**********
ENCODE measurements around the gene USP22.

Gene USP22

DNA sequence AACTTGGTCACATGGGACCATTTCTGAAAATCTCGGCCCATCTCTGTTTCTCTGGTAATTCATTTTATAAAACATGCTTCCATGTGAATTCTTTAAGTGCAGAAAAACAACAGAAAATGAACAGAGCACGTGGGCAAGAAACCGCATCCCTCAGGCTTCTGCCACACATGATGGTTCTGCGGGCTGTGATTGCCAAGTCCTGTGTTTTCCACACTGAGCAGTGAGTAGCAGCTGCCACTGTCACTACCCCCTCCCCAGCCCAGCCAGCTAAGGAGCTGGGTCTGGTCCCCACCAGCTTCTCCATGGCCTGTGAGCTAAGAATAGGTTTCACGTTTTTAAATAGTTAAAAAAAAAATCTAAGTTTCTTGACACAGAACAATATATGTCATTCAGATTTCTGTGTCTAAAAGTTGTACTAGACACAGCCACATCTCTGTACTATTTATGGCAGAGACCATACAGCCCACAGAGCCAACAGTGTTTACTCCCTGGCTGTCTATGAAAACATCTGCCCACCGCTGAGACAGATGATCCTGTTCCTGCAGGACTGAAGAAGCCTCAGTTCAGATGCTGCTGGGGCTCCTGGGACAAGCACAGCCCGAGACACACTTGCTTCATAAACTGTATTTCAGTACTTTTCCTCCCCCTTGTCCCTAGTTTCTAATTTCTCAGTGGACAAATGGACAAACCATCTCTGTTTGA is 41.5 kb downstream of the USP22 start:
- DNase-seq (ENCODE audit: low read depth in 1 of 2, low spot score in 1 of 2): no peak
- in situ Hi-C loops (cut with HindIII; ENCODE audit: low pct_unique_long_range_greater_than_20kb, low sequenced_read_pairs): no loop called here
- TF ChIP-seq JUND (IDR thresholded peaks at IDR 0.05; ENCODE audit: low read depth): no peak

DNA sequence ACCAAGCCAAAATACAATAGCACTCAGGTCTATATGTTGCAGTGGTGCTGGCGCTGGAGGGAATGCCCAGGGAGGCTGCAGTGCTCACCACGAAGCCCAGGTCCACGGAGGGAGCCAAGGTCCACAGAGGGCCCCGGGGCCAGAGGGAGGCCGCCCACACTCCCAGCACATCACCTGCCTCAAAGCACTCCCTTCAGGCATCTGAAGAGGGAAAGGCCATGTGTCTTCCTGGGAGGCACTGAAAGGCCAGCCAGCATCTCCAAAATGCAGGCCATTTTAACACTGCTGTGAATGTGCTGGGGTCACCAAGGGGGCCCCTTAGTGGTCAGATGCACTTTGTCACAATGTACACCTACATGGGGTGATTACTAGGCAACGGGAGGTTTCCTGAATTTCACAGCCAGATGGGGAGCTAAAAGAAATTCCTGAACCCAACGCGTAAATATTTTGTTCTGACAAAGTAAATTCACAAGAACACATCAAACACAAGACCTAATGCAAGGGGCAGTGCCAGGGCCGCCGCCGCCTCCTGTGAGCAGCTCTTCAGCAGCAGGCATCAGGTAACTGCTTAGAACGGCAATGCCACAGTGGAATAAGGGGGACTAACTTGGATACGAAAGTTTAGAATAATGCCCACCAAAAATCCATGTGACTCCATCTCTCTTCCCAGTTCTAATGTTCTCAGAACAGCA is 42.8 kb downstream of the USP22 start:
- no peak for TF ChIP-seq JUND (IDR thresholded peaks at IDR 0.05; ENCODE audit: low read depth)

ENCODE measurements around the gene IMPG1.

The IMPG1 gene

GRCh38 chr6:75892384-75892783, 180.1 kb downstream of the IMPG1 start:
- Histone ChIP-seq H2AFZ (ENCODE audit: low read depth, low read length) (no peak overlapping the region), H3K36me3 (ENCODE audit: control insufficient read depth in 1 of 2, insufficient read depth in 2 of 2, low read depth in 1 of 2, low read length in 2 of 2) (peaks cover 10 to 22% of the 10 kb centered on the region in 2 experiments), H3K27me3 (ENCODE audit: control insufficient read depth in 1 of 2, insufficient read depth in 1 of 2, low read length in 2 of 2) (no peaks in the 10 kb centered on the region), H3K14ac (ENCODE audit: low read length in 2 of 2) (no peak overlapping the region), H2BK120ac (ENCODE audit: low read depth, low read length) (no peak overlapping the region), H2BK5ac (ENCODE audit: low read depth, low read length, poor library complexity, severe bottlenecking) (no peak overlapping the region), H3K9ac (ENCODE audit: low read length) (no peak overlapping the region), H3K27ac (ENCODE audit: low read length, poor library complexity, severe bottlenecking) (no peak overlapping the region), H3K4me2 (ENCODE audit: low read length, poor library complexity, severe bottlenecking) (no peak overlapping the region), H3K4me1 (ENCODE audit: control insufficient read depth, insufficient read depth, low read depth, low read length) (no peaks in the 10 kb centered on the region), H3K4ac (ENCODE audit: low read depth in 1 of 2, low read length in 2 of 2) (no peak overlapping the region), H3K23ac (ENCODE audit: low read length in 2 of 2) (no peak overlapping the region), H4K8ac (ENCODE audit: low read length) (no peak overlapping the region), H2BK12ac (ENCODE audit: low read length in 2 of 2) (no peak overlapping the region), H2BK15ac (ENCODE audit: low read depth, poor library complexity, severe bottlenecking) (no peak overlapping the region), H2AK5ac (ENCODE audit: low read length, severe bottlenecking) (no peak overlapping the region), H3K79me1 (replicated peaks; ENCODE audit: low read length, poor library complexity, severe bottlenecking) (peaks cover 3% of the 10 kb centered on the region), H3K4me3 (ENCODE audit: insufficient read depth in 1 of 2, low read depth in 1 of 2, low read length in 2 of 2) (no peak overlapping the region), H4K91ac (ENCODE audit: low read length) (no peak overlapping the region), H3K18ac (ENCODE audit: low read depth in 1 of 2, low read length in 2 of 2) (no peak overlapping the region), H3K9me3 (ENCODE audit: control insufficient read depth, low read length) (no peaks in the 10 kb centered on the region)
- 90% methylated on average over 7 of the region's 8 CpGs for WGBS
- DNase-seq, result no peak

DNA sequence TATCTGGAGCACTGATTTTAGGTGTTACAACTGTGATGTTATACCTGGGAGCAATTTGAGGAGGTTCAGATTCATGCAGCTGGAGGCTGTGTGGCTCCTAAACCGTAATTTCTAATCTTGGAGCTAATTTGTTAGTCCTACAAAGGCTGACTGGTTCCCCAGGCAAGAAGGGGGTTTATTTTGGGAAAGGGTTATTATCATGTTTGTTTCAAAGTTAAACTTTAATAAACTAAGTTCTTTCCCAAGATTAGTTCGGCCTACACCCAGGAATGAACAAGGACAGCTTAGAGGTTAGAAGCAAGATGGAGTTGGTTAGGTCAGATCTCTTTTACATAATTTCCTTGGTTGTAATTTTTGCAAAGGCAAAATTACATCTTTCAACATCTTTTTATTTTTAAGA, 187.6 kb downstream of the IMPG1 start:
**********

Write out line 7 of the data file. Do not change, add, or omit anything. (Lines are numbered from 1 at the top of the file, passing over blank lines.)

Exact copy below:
DNA sequence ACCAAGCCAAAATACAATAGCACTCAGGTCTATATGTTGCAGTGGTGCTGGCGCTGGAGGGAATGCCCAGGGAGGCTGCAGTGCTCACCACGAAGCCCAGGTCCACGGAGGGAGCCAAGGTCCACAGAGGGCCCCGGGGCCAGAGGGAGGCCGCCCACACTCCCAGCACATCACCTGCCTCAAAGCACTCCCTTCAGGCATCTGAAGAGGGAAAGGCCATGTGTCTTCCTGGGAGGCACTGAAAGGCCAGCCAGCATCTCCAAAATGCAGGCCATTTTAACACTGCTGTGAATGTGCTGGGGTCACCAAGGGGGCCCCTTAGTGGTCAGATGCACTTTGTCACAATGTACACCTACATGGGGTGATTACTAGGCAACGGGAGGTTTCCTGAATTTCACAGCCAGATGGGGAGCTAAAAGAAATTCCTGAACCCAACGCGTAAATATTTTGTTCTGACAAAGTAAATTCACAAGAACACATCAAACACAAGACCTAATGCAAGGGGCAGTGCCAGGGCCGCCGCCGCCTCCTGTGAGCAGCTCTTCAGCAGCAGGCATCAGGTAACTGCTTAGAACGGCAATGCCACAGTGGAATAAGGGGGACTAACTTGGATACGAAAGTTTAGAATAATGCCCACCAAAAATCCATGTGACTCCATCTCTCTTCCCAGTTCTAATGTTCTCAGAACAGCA is 42.8 kb downstream of the USP22 start: